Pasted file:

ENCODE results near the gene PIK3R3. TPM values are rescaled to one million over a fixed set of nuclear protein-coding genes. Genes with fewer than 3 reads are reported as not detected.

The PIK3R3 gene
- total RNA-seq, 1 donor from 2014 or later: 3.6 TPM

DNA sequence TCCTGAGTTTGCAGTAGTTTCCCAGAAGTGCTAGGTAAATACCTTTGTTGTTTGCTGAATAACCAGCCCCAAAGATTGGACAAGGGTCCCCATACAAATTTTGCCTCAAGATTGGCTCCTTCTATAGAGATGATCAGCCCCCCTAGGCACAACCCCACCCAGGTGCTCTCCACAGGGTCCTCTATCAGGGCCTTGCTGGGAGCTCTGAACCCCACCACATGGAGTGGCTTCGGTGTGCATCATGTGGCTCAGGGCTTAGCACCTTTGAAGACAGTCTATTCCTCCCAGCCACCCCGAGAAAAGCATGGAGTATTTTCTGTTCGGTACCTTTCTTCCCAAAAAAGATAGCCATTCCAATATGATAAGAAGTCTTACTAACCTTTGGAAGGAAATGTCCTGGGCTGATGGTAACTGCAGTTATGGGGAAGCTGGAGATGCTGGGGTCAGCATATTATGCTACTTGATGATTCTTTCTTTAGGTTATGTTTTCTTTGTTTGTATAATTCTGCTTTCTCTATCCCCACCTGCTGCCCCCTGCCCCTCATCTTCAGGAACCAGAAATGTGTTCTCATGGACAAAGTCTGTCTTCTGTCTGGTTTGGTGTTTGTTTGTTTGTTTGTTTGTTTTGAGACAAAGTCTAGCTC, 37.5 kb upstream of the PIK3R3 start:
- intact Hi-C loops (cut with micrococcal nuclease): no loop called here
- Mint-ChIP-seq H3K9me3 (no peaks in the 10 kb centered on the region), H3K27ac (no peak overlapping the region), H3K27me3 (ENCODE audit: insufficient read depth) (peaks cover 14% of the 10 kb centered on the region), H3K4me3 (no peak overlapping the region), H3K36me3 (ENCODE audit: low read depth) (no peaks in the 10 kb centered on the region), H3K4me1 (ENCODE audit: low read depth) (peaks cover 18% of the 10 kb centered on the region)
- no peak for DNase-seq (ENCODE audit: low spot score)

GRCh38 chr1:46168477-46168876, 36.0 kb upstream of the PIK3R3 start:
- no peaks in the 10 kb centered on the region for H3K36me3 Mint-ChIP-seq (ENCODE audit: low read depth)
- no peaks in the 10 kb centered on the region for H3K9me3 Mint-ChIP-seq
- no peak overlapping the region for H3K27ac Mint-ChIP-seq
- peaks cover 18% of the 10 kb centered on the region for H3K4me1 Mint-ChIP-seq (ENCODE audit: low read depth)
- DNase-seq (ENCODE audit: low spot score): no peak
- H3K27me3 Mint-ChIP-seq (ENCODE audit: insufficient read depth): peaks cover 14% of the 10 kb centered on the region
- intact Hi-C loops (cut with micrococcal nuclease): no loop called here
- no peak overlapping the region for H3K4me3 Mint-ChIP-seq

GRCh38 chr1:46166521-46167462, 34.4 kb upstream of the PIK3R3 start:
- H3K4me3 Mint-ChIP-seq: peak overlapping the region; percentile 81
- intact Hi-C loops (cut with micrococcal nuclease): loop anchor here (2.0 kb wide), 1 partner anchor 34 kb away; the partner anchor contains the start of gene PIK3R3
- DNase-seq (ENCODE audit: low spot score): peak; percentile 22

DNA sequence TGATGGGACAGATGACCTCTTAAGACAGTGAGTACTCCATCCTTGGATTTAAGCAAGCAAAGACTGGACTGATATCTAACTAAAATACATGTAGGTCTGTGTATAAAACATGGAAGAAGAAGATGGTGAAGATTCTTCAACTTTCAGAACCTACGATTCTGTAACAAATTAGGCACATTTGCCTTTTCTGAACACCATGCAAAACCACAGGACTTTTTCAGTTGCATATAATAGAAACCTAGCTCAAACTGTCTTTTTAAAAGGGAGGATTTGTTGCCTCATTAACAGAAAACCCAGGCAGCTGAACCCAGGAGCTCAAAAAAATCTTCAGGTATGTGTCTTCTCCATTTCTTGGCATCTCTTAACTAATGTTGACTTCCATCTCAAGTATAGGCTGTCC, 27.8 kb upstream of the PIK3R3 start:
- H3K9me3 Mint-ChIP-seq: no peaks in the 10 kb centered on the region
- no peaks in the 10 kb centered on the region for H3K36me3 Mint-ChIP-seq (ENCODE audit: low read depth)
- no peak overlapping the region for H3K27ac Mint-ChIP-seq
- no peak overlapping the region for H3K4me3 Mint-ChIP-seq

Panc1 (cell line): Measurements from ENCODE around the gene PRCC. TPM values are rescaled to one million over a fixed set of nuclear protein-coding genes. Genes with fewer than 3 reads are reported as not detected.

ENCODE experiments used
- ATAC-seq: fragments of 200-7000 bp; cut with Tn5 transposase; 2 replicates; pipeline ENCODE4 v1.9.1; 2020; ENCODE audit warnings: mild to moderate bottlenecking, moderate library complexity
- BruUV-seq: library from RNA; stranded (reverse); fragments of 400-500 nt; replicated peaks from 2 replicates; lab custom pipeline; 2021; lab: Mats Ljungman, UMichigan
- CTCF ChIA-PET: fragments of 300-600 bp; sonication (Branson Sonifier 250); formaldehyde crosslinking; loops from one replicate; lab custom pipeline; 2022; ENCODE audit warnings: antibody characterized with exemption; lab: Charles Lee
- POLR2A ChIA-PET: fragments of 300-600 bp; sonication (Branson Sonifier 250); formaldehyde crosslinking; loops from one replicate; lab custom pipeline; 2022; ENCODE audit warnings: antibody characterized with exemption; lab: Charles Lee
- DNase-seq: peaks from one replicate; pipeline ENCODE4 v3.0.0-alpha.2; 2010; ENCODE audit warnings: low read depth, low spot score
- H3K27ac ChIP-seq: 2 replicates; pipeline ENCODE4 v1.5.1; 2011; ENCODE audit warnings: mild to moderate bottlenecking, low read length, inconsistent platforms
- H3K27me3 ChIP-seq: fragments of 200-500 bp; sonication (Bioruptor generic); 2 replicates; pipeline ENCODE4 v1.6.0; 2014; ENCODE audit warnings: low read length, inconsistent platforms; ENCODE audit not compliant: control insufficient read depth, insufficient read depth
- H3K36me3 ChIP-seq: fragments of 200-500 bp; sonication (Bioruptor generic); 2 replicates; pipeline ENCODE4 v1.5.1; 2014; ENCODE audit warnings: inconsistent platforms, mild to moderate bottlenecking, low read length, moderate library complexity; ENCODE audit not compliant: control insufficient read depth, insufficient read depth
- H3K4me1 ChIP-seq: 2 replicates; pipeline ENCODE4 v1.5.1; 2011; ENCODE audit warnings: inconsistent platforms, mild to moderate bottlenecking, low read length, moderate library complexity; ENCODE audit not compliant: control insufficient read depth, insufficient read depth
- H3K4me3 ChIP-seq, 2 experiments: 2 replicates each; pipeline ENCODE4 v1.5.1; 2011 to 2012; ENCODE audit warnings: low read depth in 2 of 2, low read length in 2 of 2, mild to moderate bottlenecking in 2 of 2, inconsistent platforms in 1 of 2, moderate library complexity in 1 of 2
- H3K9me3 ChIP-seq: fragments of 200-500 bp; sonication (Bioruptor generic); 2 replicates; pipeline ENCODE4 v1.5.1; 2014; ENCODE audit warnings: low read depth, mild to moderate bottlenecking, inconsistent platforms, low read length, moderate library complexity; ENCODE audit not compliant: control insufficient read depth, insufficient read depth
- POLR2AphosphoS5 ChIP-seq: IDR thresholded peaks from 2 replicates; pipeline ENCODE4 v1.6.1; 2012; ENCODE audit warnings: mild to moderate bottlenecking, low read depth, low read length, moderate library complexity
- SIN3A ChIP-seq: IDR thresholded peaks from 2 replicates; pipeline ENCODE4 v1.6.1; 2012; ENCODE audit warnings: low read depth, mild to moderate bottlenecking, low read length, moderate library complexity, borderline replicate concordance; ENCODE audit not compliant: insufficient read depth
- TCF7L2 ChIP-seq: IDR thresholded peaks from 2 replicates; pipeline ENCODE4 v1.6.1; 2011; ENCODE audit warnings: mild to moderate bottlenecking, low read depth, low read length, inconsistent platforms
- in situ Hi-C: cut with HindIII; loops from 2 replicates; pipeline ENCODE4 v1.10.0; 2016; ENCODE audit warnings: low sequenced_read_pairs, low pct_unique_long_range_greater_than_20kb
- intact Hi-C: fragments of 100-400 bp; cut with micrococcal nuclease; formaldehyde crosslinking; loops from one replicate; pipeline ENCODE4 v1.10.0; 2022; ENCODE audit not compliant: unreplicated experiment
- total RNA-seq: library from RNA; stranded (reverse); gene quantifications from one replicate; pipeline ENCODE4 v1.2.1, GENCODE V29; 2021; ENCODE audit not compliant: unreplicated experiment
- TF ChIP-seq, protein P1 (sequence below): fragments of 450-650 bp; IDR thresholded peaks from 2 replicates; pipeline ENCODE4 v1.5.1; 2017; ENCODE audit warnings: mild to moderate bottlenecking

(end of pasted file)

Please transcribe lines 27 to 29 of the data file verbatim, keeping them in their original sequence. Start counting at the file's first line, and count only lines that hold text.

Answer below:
ENCODE experiments used
- ATAC-seq: fragments of 200-7000 bp; cut with Tn5 transposase; 2 replicates; pipeline ENCODE4 v1.9.1; 2020; ENCODE audit warnings: mild to moderate bottlenecking, moderate library complexity
- BruUV-seq: library from RNA; stranded (reverse); fragments of 400-500 nt; replicated peaks from 2 replicates; lab custom pipeline; 2021; lab: Mats Ljungman, UMichigan